In journalism this kind of denial is not unusual. While it could be that the reporting got it wrong, it’s also quite possible that there’s an attempt to undo political foot-in-mouth disease by blaming it on that old news media. MORE:
It is unlikely that the gilded power brokers in the Republican Party are likely to join their local county political club any time soon, but as the stock market wobbles amid the government shutdown and the continued demand for an Obamacare delay, a number of GOP donors are wondering if it is time for a little outside counter-pressure to sap the Tea Party of some of its energy. To be clear, none are considering joining the Democrats, and they find plenty of fault with President Obama and Senate Majority Leader Harry Reid. The deficit, taxes, and regulation remain top concerns. But several top GOP donors say figuring out a way to “break the fever”—as Obama once put it—or at least keep their fellow party members from damaging the economy any further has become Topic A in their social set.
And, most significantly:
“We are finding a marvelous way to grab defeat from the jaws of victory,” said Fred Zeidman, a Houston-based businessman who was a major donor to both of George W. Bush’s presidential campaigns. “The way we are handling this has been a mistake from the beginning. I think we misread where the country was.”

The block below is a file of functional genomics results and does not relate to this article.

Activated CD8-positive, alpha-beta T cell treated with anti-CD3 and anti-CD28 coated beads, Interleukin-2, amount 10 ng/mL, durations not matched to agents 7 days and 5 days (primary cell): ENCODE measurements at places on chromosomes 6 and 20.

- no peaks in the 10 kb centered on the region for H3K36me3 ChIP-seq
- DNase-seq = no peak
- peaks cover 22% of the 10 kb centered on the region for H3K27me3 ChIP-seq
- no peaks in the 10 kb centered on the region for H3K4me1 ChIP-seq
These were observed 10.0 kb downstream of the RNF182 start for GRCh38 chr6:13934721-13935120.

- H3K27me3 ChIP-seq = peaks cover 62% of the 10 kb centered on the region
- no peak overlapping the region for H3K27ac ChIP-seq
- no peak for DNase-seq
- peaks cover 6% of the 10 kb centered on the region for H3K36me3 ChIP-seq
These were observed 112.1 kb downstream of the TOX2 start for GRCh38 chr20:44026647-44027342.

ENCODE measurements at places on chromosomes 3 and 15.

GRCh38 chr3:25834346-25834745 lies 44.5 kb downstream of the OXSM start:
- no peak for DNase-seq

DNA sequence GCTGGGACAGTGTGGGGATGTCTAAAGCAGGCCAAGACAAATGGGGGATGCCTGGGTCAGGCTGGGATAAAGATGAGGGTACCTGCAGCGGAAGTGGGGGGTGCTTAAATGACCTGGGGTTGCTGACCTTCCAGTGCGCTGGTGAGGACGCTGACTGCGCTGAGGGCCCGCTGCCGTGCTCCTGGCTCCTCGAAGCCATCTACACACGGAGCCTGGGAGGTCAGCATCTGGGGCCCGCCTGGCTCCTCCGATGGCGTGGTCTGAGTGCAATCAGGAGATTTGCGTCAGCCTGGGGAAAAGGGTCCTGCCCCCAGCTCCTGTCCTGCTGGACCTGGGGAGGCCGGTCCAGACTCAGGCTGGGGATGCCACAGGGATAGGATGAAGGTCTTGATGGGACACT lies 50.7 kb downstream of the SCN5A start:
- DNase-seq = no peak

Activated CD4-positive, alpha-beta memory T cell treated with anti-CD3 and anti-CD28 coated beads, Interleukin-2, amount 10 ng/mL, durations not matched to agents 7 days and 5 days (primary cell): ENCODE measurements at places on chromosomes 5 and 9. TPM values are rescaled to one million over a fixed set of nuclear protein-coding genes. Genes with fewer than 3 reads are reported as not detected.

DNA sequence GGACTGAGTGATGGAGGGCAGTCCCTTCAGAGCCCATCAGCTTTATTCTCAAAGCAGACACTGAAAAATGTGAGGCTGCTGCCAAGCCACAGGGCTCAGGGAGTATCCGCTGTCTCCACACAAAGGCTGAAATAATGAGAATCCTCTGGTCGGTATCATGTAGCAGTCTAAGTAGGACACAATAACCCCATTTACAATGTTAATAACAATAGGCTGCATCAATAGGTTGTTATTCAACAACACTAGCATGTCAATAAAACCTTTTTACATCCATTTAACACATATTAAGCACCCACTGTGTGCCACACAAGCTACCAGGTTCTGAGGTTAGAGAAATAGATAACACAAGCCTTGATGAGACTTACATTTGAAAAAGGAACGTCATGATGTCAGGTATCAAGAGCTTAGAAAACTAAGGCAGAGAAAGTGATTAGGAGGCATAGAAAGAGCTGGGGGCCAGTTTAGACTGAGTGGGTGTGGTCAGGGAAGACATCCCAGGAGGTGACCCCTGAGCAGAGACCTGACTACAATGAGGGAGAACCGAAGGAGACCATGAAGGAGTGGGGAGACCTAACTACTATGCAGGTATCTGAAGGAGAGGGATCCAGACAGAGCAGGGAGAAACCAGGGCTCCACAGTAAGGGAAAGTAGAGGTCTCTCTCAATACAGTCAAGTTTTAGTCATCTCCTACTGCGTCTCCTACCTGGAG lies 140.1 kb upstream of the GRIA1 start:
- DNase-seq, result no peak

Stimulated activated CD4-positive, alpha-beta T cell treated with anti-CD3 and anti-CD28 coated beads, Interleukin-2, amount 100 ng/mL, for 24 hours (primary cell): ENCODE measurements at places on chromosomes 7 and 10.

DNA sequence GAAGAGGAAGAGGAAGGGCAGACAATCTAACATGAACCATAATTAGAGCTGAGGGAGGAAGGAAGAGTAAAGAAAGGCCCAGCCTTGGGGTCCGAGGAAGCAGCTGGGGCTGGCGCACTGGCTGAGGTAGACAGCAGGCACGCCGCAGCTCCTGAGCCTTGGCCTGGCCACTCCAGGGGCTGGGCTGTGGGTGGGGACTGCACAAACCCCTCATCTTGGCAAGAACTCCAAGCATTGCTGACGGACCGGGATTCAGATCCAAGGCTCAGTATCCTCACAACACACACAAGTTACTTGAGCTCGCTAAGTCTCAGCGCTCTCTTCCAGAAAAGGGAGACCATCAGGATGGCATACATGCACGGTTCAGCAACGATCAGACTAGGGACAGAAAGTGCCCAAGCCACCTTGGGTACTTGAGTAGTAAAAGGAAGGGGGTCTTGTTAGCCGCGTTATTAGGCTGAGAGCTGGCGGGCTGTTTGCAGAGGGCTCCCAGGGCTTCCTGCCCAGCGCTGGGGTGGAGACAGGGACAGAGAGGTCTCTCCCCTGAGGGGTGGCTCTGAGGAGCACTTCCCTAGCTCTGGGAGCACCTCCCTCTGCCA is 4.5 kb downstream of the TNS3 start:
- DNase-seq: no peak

Zeidman pointed to the way the Republicans handled Syria, which, he said, “allowed the administration to fall on their own sword.” He contrasted that with the negotiations around the budget, which he said have overshadowed what should be a winning issue for the GOP, Obamacare.
“The Tea Party is not looking at the big picture,” he said. “In the long run it will have deleterious effects on the whole party when we could have taken the high road. There is so much going on right now with Obamacare, and no one is saying a word about it.”
“I am not writing a check to anyone,” he added. “That is not working for the American people.”
Bobbie Kilberg, a Republican fundraiser who has worked for four Republican presidents, echoed Zeidman.
But you would never know this kind of sentiment existed if you listen to conservative talkers, watch Fox News, watch Ted Cruz on TV or visit websites written by many conservatives. They paint a picture of a united party, a Democratic Party engineered government shut down, of a Barack Obama who can’t wait for a default, and only Democrats, liberals, detested moderates and RINOS are not seeing reality.
Which is why it’s called an “echo chamber.”
embarrassed man graphic via shutterstock.com